International Women's Day is the 8th March. It is a day for celebrating the achievements of women everywhere, as well as the move towards gender parity both in and out of the workplace.

Historically, the tech industry has been primarily male-dominated. According to the most recent BCS Diversity in IT report, just 17% of IT Specialists in the industry are women, and while this is a relatively low statistic, it's one that we are starting to see a gradual increase in the gender parity.

At our recent IT & Digital Leaders: Public Sector Dialogue, we had an almost even split ratio of our female to male speakers and delegates (48% female) and is a statistic we'd like to see continuing to improve at our future Dialogues.

To celebrate International Women's Day at Noord, we spoke to a few of the talented and inspiring ladies involved with our Dialogues about what International Women's Day means to them.

Joan Mulvihill, Centre Director at Irish Centre for Cloud Computing and Commerce (IC4)

Nadine Thomson, Director of Technology at Condé Nast International

Lisa Emery, Chief Information Officer and SIRO at West Hertfordshire Hospitals NHS Trust 

Sally Beauchannon, IT Business Relationship Manager at Royal Holloway University of London

What made you want to pursue a career in IT?

JM: I came into the tech sector through the management door when I took on the role of CEO of the Irish Internet Association in 2009. Notwithstanding a few years as a business analyst in my early 20's in Woolworths, I'd never worked in IT before so it was all very new. I'm still not a technologist by any stretching of that definition but I do have a solid understanding of and deep appreciation for the transformation that technology can bring to the most traditional business. Working with industry partners in the adoption and exploitation technology of the technology has been truly rewarding

NT: I was in my first year at University studying a Science degree to become a Vet. I wasn’t enjoying Physics, so I swapped it for computer programming. I found programming very creative and loved that it was all about solving problems. Around this time email and the internet were just starting to come into popular use (I know it’s hard to believe there was a time without these). I could see that technology was going to change our world and I wanted to be part of it. After six months I changed my degree to Computer Science and I have never looked back.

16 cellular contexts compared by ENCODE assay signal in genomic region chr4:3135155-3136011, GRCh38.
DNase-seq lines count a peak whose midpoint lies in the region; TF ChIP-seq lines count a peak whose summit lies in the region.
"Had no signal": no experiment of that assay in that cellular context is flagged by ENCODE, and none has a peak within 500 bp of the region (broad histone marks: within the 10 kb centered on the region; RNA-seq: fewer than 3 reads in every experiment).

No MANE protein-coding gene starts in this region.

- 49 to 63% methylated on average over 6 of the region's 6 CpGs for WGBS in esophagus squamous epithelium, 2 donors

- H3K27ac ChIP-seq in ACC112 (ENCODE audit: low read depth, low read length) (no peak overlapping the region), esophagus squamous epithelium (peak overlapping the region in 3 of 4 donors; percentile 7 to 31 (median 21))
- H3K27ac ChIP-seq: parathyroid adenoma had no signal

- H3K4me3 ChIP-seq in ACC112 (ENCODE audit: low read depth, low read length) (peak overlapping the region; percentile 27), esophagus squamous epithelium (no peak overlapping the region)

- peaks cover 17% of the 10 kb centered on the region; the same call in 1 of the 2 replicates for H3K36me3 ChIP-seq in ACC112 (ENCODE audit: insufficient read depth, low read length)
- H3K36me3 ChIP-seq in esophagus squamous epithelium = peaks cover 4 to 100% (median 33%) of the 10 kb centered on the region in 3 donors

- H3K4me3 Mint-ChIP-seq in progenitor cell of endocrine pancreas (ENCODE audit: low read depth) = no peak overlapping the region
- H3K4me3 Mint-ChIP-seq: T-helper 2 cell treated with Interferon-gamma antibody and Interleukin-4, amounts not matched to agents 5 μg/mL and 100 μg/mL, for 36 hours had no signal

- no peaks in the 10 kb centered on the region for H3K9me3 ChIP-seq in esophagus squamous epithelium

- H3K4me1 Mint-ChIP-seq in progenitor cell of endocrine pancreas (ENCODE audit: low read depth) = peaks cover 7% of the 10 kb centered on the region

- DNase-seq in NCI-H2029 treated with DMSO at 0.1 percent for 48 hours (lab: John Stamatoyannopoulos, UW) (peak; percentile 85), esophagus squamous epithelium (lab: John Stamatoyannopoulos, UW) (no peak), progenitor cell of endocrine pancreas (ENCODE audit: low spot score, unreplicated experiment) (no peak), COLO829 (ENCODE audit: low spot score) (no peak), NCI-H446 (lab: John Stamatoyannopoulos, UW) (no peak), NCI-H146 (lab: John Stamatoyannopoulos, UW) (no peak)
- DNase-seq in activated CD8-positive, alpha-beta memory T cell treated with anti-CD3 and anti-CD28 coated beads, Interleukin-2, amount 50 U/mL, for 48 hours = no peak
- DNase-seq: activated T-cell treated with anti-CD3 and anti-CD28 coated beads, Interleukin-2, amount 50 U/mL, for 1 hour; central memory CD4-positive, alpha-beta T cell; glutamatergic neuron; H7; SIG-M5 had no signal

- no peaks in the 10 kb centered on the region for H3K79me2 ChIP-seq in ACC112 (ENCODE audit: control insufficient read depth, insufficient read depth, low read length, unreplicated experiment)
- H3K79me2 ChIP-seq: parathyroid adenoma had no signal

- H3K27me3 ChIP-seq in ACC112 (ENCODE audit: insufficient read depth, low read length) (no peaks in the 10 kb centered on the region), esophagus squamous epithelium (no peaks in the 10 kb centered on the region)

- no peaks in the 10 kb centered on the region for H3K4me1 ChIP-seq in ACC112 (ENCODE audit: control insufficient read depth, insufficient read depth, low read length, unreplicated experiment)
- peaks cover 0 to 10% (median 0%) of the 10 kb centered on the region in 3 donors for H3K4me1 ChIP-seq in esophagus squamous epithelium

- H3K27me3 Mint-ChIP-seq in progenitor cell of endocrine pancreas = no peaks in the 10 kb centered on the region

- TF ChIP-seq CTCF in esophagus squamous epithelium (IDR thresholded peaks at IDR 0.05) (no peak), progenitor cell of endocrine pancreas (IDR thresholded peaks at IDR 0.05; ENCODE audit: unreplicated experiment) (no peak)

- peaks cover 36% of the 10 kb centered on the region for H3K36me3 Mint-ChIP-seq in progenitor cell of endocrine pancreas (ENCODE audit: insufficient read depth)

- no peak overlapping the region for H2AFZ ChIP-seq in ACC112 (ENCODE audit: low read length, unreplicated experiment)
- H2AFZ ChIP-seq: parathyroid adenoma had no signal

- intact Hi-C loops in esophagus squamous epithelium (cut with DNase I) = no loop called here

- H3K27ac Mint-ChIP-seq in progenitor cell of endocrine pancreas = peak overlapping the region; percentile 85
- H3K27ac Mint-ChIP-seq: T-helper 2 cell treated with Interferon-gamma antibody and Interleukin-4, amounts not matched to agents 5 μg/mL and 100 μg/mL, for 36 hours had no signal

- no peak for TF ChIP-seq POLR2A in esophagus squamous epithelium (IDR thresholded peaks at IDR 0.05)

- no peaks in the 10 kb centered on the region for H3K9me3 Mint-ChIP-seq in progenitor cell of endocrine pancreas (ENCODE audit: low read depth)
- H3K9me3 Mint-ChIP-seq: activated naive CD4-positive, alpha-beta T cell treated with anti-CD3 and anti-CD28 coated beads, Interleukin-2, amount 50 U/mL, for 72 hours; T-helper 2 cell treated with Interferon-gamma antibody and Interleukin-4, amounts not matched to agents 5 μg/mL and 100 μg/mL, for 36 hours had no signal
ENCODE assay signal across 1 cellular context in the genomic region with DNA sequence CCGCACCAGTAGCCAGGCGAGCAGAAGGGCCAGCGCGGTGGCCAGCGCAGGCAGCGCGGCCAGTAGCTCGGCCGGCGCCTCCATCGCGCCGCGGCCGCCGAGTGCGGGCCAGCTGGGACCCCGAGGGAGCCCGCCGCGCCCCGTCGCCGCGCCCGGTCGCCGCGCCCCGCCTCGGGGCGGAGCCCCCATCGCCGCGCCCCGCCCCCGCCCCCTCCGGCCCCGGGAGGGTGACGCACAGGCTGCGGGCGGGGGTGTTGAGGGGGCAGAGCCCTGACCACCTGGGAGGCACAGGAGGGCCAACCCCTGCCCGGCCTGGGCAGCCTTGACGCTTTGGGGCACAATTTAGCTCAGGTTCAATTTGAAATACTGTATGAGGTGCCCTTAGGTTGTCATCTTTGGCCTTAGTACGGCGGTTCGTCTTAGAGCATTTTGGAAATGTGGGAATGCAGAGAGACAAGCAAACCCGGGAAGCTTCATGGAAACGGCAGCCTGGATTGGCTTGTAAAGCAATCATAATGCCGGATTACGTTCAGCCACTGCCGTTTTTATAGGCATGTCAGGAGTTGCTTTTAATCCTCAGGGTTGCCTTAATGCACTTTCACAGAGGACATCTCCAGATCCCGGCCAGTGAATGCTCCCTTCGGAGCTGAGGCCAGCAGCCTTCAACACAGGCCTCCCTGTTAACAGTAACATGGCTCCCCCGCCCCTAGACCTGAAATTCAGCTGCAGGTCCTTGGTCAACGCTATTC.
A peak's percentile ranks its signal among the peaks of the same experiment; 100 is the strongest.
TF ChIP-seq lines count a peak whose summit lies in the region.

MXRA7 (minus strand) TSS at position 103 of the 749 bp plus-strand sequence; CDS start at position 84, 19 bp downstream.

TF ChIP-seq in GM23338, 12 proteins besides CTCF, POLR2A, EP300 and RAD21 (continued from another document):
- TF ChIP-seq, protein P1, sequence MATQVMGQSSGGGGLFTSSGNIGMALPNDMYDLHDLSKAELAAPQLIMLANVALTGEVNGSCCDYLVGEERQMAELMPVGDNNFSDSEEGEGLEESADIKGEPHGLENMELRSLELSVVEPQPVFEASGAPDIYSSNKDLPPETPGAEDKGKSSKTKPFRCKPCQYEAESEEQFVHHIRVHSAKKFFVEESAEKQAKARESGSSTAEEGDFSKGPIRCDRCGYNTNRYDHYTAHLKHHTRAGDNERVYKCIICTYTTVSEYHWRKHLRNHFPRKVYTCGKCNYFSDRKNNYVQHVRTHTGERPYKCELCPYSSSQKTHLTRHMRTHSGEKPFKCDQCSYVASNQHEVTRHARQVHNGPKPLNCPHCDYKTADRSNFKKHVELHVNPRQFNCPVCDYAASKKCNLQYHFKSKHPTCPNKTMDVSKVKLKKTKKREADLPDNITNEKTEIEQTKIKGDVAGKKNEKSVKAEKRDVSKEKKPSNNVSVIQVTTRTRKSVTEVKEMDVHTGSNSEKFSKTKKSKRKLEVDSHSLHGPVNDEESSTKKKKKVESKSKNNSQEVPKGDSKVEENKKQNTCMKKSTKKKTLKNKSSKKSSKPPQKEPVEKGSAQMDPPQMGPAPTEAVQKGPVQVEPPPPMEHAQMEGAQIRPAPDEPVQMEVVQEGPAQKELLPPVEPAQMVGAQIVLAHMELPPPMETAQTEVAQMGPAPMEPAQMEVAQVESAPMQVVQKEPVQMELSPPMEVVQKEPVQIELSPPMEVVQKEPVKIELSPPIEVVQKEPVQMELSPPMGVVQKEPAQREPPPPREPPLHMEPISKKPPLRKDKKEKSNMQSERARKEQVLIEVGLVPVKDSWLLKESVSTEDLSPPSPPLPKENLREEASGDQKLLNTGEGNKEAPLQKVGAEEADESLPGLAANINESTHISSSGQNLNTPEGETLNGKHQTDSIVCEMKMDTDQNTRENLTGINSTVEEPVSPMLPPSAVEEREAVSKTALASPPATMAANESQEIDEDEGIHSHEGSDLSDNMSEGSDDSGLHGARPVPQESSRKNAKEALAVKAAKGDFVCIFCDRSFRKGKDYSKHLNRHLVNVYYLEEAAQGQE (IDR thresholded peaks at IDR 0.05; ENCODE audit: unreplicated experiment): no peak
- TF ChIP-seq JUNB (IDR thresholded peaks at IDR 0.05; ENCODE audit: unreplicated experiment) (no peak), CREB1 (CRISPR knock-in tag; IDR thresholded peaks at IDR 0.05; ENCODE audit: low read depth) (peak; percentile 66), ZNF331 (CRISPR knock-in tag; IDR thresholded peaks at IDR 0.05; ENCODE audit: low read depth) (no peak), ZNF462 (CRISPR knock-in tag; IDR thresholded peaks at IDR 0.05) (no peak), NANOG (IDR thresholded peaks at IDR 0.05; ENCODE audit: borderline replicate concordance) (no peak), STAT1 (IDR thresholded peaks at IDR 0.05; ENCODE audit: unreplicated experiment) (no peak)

LE: You might say a career in IT pursued me! I’ve always had an interest in tech, but started my career in laboratory science. I ended up volunteering to be involved in a couple of laboratory computer system implementations, which then led to an offer of an IT project management job. I quite fancied the change and went for it. That led to programme roles, and eventually to the CIO role I am now in!

SB: I had no initial desire to pursue a career in IT. I trained and worked as an actor. I like the human side of IT and seem to have a knack for being able to explain complex IT issues in terms people can understand. I now work as a Business Relationship Manager for IT, which is all the soft invisible skills that IT sometimes lacks.

What is your biggest achievement you’ve had since starting your career?

JM: There have been some amazing stand-out days and I couldn't pick just one.  I think for me the biggest achievement has been the path I've taken.  I have never worked in the same industry twice and I've never held the same position twice.   Having a career that spans retail, manufacturing, professional services, non-profit, and now academia, I've worked in roles as varied as buying toys for Woolworths,  negotiating car leasing contracts with Becton Dickonson, resolving succession planning for family businesses, leading an industry representative body for the tech sector and now running a research centre in a university, the achievement I am most proud of is my ability to adapt constantly to new challenges and continuously learn new disciplines working with new people and very different environments.

NT: I love bringing people together with technology. At STA Travel I built a global tech team to enable a travel business that needed to collaborate across countries to help our Customers have a great experience wherever they travelled. I ran a technology transformation programme which brought people across our different countries together to solve business challenges using technology.

I have recently joined Conde Nast International to lead the technology team across our European and Asian countries. Conde Nast International is connecting its geographies together to harness our combined size and skills to create a unique offering in multimedia publishing for our Customers. The reinvention of our company over the next few years will be highly dependent on technology.

LE: Talking about this particular career (as a CIO) I’d have to say I’m most proud of the team I have built. They are just fantastic and continue to do more and more amazing things.

SB: Bringing together several organisations to create a Fire Safety/Social Care joint project which reduced deaths of smoke inhalation for vulnerable people.